The effects of French laws passed in 2004 and 2011 banning veils worn by Muslim women, as well as other public dress expressing religious views, seem to be snowballing in ways that are restrictive rather than freeing, and conducive to anti-Muslim action ranging from community enforcement and proposal of legislation:
Mainstream politicians continue to push for new measures to deny veiled women access to jobs, educational institutions and community life. They often say they are doing so for the benefit of public order or in the name of laïcité, the French term for the separation of church and state.
…Veiled wom[e]n — like anyone else wearing obvious signs of religious affiliation — are officially barred from working in the public sector because of the original laïcité laws. There is little doubt that, in practice, this restriction has broader impact on Muslim women who cover their heads.
to outright abuse and violence, according to a story in The New York Times:
…observant Muslim women in France, whose head coverings can vary from head scarves tied loosely under the chin to tightly fitted caps and wimple-like scarves that hide every strand of hair, say the constant talk of new laws has made them targets of abuse, from being spat at to having their veils pulled or being pushed when they walk on the streets.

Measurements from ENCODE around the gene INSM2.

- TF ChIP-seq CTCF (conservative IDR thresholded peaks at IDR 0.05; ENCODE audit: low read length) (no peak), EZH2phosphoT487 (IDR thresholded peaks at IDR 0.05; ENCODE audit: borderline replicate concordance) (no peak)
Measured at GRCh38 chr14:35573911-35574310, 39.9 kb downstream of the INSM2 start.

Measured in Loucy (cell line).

In some towns, mothers wearing head scarves have been prevented from picking up their children from school or from chaperoning class outings. One major discount store has been accused of routinely searching veiled customers.
Some women have even been violently attacked. In Toulouse recently, a pregnant mother wearing a head scarf had to be hospitalized after being beaten on the street by a young man who called her a “dirty Muslim.”
Muslims make up approximately eight percent of the French population, and somewhere between 500 and 2,000 Muslim women in France are veiled; politicians and private citizens alike have been increasingly anti-Islamic, prompted in part by such events as the killings at the newspaper Charlie Hebdo.
The more recent 2011 law is more restricting, banning veils that cover the entire face; however:
In the three years since the law took effect, only about 1,000 fines, which can go as high as 150 euros, have been issued. Several women, it seems, have enjoyed goading the police. One woman received more than 80 fines. Few paid themselves. A wealthy Algerian businessman created a fund to pay for any ticket issued.
France’s laws: A legitimate attempt to discourage a practice seen by non-Muslims as restrictive? When does secularism cross the line into racism?
Posted by Cara Ellen Modisett